It has been observed that while most Indonesians don’t care much for reading, a disproportionate number of Indonesians love to write. At a practical level, this creates problems in the publishing industry, with supply outstripping demand. While it is increasingly difficult to make a living out of being a writer, more and more Indonesians, and young Indonesians in particular, are attracted to creative writing.
This is nowhere more evident than in the number of submissions received by the Ubud Writers and Readers and Festival (UWRF). In 2014, there were 529 Indonesian submissions from writers in 125 cities in 27 provinces, of which only 15 could be selected. As in previous years, with financial support from the Hivos Culture Fund, those 15 selections were translated into English and published in a bilingual anthology launched at the festival.
Literary competitions – mainly for poetry and short story writing – are another sign of Indonesians’ interest in writing. These competitions attract thousands of entries annually, despite the less than glittering prizes. Particularly popular with secondary school students, one only has to look at sites such as www.anekalomba.com or www.ajangkompetisi.com, which are devoted to providing information on a vast array of competitions, from Koranic readings to t-shirt design.
Stories from the regions
Since the inauguration of the UWRF/Hivos collaboration in 2008, a feature of many of the UWRF stories has been their incorporation of local adat (custom), cultural practices, history and mythology. The 2014 anthology, for example, includes a story by an East Javanese writer about the tenth century King Airlangga; a story based on a Malay lullaby by a writer from Riau; a story about the arrival of a Chinese sailor in Sunda Kelapa, Jakarta in the fifteenth century and his subsequent conversion to Islam; and a story by a writer from Kalimantan about a Dayak shaman.
It might be argued that this phenomenon of ‘regionality’ is a cultural by-product of local autonomy, a kind of celebration of regionalism against the unitary state of Indonesia and the national culture. However, I’m not so sure if that is the case. The current crop of young writers drawing on these themes would have been barely in their teens when regional autonomy was introduced in 2001. Suharto’s authoritarian unity state was not part of their adolescent consciousness.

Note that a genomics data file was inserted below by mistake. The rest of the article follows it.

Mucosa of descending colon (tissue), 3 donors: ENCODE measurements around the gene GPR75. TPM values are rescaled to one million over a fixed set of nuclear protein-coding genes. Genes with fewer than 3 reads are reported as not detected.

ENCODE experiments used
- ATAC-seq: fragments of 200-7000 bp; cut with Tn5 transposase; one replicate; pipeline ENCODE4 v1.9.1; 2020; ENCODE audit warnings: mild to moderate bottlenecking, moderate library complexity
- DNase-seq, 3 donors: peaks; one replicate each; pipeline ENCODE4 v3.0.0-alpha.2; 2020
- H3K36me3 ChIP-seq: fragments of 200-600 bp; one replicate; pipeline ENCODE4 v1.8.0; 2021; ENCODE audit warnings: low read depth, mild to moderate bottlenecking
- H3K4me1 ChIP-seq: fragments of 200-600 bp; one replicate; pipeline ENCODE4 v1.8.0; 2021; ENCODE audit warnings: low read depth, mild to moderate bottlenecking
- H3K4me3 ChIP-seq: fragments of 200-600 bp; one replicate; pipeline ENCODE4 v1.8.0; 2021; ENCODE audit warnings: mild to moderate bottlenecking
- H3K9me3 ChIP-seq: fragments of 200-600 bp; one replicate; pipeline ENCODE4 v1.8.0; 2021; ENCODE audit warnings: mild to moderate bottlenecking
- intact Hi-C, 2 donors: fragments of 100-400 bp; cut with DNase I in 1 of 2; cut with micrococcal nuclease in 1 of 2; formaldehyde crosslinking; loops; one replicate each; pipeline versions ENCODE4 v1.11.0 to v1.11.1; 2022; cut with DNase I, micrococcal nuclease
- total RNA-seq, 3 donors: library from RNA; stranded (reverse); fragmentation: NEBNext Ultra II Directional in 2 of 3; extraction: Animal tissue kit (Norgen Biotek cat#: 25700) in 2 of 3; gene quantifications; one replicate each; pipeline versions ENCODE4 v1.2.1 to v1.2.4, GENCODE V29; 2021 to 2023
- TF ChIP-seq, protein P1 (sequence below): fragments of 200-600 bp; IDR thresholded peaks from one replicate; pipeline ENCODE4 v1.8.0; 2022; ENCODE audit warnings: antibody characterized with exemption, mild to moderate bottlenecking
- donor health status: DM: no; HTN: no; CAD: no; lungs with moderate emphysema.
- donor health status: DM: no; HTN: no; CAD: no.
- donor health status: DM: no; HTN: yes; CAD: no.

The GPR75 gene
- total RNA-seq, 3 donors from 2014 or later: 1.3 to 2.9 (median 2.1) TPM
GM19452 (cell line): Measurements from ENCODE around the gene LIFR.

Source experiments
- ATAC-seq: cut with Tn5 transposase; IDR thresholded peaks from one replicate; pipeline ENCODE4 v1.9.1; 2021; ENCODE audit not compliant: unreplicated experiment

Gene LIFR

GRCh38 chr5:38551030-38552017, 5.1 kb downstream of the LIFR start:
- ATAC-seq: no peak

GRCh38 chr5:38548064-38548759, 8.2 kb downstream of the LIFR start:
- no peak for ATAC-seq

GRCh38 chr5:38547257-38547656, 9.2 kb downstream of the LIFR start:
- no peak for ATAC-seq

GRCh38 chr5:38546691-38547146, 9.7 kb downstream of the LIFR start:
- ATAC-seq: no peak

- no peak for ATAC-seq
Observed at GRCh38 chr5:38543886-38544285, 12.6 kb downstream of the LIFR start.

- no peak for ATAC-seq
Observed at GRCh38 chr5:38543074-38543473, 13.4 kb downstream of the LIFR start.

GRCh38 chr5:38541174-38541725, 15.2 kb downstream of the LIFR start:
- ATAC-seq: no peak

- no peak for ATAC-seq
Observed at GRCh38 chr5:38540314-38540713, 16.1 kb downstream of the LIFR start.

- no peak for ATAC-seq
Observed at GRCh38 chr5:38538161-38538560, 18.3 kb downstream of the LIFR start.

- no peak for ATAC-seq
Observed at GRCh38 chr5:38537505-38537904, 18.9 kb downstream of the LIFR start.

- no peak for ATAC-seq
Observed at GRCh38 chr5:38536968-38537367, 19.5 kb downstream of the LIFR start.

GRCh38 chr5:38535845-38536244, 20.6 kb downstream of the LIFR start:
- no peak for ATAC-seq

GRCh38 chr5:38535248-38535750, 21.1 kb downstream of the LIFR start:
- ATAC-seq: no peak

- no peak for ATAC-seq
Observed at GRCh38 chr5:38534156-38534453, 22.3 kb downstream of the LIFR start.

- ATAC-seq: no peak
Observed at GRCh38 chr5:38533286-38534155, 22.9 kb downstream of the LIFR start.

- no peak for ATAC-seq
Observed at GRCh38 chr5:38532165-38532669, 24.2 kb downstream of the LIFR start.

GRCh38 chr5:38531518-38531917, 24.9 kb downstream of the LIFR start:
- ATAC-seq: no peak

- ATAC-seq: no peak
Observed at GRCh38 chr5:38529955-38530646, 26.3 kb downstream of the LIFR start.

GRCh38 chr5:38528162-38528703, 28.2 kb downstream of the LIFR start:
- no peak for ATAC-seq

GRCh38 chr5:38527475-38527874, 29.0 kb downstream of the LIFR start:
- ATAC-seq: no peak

The post-Suharto political atmosphere has also led to another recent phenomenon: the imagining of the events of 1965. Such writing was formerly the domain of authors who had personally lived through these events: observers such as Umar Kayam and Ahmad Tohari in the Suharto era, and victims and survivors in the post–1998 period. In the last three or four years, however, fictional creations of these events have appeared, recollections of an imagined past. Examples of recently published novels include Cerita Cinta Enrico (Enrico’s Love Story) by Ayu Utami (2012), Amba (translated into English as A Question of Red) by Laksmi Pamuntjak (2012), Candik Ala 1965 (Trauma of 1965) by Tinuk Yampolsky (2011), Ayu Manda by I Made Darmawan (2010) and Pulang (translated into English under the title Home) by Leila Chudori (2012).
Muslim popular culture
While many elements of the Indonesian book industry struggle to survive, publishers of books on Islam continue to thrive. According to Afrizal Sinaro, chairman of IKAPI, the Indonesian Publishers’ Association, the success of Islamic books started during the economic crisis that led to the fall of the Suharto government in 1998. Sinaro argues that people ostensibly ‘found solace in religion’ at that time, and since then, Islamic book sales have been booming. Today, 40 per cent of the members of IKAPI publish exclusively Muslim books, which outsell schoolbooks.